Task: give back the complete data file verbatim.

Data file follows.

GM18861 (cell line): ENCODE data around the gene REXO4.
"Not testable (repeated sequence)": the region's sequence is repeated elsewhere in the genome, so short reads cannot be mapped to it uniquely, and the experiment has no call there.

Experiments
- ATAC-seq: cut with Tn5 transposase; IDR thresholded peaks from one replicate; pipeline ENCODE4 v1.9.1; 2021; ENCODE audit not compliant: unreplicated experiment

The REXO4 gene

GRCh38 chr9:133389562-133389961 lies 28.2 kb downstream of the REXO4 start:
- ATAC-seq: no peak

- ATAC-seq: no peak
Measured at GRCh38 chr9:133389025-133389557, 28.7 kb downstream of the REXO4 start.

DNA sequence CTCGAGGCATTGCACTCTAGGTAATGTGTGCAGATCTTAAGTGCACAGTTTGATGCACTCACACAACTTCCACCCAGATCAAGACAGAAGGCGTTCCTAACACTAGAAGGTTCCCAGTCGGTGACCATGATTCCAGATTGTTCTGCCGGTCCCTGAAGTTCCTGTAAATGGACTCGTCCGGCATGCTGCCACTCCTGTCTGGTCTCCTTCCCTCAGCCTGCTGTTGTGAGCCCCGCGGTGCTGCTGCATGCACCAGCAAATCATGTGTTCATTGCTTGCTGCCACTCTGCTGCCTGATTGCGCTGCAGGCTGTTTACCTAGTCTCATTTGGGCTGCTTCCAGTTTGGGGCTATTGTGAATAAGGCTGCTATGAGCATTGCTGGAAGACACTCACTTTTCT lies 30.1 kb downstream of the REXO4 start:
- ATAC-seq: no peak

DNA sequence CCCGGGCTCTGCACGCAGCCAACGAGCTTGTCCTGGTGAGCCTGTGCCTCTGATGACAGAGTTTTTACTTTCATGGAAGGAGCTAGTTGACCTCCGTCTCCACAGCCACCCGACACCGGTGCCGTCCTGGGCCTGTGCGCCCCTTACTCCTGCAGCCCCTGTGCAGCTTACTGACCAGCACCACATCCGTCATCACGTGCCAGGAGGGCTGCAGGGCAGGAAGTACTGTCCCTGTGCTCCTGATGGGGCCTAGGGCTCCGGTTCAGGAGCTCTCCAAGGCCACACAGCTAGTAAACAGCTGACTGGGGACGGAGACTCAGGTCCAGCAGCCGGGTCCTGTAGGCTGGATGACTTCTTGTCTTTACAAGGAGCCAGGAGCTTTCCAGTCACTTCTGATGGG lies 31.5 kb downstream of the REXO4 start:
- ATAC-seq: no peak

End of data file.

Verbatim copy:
GM18861 (cell line): ENCODE data around the gene REXO4.
"Not testable (repeated sequence)": the region's sequence is repeated elsewhere in the genome, so short reads cannot be mapped to it uniquely, and the experiment has no call there.

Experiments
- ATAC-seq: cut with Tn5 transposase; IDR thresholded peaks from one replicate; pipeline ENCODE4 v1.9.1; 2021; ENCODE audit not compliant: unreplicated experiment

The REXO4 gene

GRCh38 chr9:133389562-133389961 lies 28.2 kb downstream of the REXO4 start:
- ATAC-seq: no peak

- ATAC-seq: no peak
Measured at GRCh38 chr9:133389025-133389557, 28.7 kb downstream of the REXO4 start.

DNA sequence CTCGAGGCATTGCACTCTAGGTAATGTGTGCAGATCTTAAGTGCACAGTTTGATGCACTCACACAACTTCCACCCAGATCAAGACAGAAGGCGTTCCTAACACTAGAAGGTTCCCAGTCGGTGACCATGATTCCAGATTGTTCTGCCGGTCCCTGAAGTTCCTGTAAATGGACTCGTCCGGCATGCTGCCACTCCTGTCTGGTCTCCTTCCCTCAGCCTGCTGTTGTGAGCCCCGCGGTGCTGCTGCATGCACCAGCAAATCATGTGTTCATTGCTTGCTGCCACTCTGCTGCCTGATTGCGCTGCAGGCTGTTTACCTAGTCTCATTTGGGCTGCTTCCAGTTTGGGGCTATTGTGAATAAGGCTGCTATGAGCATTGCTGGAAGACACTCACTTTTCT lies 30.1 kb downstream of the REXO4 start:
- ATAC-seq: no peak

DNA sequence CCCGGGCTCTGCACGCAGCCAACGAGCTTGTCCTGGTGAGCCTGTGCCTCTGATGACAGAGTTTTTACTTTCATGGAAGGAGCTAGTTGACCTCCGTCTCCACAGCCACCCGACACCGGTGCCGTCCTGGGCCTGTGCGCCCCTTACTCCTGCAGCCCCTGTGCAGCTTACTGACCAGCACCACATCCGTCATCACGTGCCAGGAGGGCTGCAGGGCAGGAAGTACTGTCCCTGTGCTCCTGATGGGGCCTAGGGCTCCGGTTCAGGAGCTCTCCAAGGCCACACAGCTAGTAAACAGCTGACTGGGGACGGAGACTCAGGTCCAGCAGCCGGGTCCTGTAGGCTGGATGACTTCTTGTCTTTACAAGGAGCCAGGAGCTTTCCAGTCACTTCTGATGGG lies 31.5 kb downstream of the REXO4 start:
- ATAC-seq: no peak